In an encouraging development, the Centers for Disease Control and Prevention (CDC) said that the rate of cigarette smoking among American adults has touched its lowest level on record, thanks to the anti-smoking campaigns, smoke-free government policies and a significant drop in its prices.
According to the federal health agency report, nearly 17.8 percent of US adults smoked cigarettes last year, which is a drop from the 2005 and 1965 figures when 20.9 percent and 42.4 percent people had undergone smoking respectively.
Notably, the US government had started keeping records on smoking trends among the adults as well as the teens since 1965.
Along with an overall decline in the numbers of adult smokers, the CDC study also found a significant drop in daily smoking habits.
As per the study, the American smokers consumed an average of 14.2 cigarettes a day in 2013, a drop from 16.7 in 2005.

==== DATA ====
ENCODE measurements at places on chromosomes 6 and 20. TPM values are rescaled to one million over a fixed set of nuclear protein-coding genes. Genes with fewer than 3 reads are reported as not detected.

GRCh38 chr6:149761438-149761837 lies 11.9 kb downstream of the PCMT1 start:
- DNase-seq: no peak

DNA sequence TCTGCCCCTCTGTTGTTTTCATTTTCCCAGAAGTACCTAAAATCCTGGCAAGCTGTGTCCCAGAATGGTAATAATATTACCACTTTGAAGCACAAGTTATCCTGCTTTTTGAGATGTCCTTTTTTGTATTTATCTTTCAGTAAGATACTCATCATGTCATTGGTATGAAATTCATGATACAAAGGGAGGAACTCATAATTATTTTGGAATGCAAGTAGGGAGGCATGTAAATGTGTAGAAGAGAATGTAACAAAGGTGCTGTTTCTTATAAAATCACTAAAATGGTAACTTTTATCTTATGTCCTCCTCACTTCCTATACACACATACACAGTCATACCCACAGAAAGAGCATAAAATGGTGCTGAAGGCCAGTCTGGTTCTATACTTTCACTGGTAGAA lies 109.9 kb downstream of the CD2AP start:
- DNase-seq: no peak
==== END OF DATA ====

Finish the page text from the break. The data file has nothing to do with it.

Brian King, a senior advisor with the CDC’s Smoking and Health office, said even if the declining trend is an encouraging development but the current rate is not sufficient to meet the federal goal of 12 percent reduction in the adult cigarette smoking by 2020.
“We need to accelerate the magnitude of the decline,” King asserted.
With 480,000 premature deaths annually, tobacco remains the leading cause of preventable disease in the United States.
The CDC credited the large scale anti-smoking and anti-tobacco awareness programs and the increased access to proper medications and rehabilitation programs for playing a major role in the dropping smoking rates.